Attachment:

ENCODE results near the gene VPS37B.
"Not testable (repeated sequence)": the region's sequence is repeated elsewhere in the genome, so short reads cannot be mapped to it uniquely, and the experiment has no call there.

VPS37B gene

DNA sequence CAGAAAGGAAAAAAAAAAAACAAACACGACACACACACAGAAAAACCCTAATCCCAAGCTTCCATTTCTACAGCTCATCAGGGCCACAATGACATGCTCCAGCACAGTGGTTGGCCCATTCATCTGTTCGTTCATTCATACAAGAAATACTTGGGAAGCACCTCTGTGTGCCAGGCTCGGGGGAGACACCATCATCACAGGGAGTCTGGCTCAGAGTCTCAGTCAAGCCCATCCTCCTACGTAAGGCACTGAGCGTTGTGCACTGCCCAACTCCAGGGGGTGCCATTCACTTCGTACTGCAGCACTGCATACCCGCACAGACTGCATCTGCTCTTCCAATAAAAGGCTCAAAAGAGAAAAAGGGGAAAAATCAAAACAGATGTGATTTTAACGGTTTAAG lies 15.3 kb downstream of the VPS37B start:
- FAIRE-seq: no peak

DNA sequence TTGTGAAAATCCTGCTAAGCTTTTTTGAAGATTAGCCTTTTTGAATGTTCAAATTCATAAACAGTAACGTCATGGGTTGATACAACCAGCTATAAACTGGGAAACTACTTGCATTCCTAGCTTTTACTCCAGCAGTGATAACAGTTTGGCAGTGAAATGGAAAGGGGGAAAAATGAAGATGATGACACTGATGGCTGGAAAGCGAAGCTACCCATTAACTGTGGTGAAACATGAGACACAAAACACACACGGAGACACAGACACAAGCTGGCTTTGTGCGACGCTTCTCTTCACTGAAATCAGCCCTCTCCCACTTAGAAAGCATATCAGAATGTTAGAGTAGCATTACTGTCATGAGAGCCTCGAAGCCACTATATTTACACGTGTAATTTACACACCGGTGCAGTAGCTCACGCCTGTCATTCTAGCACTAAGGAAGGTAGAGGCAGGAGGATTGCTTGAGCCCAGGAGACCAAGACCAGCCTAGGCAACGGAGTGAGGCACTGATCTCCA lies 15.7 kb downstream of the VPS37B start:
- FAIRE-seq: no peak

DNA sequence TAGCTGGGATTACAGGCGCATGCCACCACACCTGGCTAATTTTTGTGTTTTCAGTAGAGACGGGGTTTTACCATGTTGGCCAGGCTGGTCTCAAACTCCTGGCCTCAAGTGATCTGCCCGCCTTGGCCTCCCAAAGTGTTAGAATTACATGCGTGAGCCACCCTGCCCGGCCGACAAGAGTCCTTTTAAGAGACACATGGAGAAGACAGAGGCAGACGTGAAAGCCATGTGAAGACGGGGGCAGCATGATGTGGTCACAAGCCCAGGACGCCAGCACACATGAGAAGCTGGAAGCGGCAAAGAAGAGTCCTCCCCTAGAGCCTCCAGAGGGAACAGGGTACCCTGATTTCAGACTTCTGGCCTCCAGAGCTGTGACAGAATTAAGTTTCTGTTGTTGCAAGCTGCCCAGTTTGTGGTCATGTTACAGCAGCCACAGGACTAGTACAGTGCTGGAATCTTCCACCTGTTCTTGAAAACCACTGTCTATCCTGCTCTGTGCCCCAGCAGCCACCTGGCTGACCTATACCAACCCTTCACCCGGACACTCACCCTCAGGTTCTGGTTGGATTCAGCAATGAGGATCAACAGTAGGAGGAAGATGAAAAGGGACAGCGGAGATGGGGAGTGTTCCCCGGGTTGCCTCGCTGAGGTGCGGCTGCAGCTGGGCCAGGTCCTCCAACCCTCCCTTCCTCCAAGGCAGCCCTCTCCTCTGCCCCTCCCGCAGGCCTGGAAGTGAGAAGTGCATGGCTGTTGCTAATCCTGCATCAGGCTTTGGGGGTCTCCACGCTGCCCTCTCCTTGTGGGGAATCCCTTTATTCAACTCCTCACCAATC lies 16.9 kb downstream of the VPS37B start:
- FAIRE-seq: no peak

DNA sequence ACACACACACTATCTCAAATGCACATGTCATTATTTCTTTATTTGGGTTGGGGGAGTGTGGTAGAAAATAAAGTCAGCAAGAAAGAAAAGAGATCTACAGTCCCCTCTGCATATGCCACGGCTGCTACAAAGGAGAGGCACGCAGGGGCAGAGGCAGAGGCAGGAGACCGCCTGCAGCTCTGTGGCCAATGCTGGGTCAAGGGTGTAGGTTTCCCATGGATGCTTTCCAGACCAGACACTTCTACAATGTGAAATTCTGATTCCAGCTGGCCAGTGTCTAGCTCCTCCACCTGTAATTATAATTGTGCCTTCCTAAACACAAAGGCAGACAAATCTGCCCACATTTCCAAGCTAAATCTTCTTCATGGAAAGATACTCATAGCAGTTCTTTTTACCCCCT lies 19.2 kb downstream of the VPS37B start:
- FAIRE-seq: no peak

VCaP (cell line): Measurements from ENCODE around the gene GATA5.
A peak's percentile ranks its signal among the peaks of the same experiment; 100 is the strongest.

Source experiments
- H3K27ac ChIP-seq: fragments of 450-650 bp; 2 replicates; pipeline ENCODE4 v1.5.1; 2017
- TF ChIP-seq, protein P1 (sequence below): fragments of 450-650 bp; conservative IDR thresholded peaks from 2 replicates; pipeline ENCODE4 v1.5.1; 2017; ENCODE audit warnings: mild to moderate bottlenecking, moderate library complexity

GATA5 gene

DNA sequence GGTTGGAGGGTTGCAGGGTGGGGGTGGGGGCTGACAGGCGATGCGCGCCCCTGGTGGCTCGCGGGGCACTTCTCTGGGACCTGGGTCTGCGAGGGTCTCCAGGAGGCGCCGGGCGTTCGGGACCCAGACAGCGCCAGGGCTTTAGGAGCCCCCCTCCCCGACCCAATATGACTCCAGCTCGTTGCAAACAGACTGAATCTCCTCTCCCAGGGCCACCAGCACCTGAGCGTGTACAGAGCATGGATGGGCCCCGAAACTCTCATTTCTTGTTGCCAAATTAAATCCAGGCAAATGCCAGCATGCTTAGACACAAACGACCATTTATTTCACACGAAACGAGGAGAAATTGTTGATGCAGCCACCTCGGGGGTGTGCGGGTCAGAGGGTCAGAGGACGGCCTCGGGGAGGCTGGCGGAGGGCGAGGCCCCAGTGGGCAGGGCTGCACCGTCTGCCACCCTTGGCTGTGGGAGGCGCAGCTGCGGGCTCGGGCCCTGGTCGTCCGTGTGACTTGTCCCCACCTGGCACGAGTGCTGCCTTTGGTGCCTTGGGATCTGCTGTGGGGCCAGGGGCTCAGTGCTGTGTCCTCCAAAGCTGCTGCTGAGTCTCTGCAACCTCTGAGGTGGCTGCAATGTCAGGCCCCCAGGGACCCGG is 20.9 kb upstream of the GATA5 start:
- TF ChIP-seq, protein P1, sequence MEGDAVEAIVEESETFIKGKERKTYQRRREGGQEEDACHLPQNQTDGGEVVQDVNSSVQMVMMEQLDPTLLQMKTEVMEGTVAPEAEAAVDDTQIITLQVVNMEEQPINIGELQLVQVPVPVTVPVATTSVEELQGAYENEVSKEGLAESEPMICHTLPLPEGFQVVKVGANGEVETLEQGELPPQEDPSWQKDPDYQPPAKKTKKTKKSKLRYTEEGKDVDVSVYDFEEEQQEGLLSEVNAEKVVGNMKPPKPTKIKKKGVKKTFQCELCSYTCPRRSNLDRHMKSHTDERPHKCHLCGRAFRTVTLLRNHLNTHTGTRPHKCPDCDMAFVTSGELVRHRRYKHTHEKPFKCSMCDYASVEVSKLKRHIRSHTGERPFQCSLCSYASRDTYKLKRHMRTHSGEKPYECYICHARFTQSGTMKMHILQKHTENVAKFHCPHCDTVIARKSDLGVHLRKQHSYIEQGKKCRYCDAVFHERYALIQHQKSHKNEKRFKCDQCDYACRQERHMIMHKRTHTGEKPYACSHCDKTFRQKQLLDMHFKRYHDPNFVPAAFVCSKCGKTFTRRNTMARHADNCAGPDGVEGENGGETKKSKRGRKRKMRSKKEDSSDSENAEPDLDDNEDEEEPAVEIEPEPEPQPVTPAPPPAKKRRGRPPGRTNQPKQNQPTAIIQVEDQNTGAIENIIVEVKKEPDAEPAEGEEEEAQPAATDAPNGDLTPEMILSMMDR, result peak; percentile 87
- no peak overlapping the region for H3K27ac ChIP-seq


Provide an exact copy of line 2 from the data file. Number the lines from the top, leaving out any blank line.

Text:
"Not testable (repeated sequence)": the region's sequence is repeated elsewhere in the genome, so short reads cannot be mapped to it uniquely, and the experiment has no call there.